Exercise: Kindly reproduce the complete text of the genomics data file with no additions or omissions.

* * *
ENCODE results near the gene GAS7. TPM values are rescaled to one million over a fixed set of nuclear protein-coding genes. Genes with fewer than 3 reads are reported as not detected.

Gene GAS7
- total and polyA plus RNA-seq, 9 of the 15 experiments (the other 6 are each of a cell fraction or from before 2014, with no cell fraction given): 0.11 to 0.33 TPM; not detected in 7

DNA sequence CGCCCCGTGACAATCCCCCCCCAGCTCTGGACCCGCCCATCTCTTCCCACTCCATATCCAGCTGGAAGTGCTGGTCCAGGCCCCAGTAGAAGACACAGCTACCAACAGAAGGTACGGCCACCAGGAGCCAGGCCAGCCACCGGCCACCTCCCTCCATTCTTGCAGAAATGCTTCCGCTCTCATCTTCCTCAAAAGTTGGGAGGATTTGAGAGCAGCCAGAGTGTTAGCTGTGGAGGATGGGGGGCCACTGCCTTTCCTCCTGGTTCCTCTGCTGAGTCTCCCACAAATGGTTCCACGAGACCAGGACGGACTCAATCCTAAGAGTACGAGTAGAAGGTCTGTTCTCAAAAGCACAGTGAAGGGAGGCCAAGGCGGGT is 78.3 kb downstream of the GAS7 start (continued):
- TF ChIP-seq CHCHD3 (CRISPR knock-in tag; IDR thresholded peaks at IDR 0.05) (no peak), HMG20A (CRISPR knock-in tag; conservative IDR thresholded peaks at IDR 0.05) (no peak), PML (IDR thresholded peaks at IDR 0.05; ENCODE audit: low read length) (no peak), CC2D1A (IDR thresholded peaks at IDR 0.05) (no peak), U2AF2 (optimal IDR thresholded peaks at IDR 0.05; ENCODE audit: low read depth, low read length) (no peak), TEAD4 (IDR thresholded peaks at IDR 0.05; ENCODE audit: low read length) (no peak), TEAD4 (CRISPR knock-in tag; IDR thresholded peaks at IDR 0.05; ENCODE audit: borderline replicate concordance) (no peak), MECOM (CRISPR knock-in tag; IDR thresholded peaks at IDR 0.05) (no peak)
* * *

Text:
ENCODE results near the gene GAS7. TPM values are rescaled to one million over a fixed set of nuclear protein-coding genes. Genes with fewer than 3 reads are reported as not detected.

Gene GAS7
- total and polyA plus RNA-seq, 9 of the 15 experiments (the other 6 are each of a cell fraction or from before 2014, with no cell fraction given): 0.11 to 0.33 TPM; not detected in 7

DNA sequence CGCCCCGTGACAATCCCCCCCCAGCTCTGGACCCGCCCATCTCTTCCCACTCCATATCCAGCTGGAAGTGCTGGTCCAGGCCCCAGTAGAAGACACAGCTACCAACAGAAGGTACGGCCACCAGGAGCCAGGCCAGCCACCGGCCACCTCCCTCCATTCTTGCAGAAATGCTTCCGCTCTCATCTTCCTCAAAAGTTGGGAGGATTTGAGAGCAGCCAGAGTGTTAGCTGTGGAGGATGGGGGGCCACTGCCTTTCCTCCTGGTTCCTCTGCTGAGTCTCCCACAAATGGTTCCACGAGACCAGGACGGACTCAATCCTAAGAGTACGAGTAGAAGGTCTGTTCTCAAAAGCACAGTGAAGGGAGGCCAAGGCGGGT is 78.3 kb downstream of the GAS7 start (continued):
- TF ChIP-seq CHCHD3 (CRISPR knock-in tag; IDR thresholded peaks at IDR 0.05) (no peak), HMG20A (CRISPR knock-in tag; conservative IDR thresholded peaks at IDR 0.05) (no peak), PML (IDR thresholded peaks at IDR 0.05; ENCODE audit: low read length) (no peak), CC2D1A (IDR thresholded peaks at IDR 0.05) (no peak), U2AF2 (optimal IDR thresholded peaks at IDR 0.05; ENCODE audit: low read depth, low read length) (no peak), TEAD4 (IDR thresholded peaks at IDR 0.05; ENCODE audit: low read length) (no peak), TEAD4 (CRISPR knock-in tag; IDR thresholded peaks at IDR 0.05; ENCODE audit: borderline replicate concordance) (no peak), MECOM (CRISPR knock-in tag; IDR thresholded peaks at IDR 0.05) (no peak)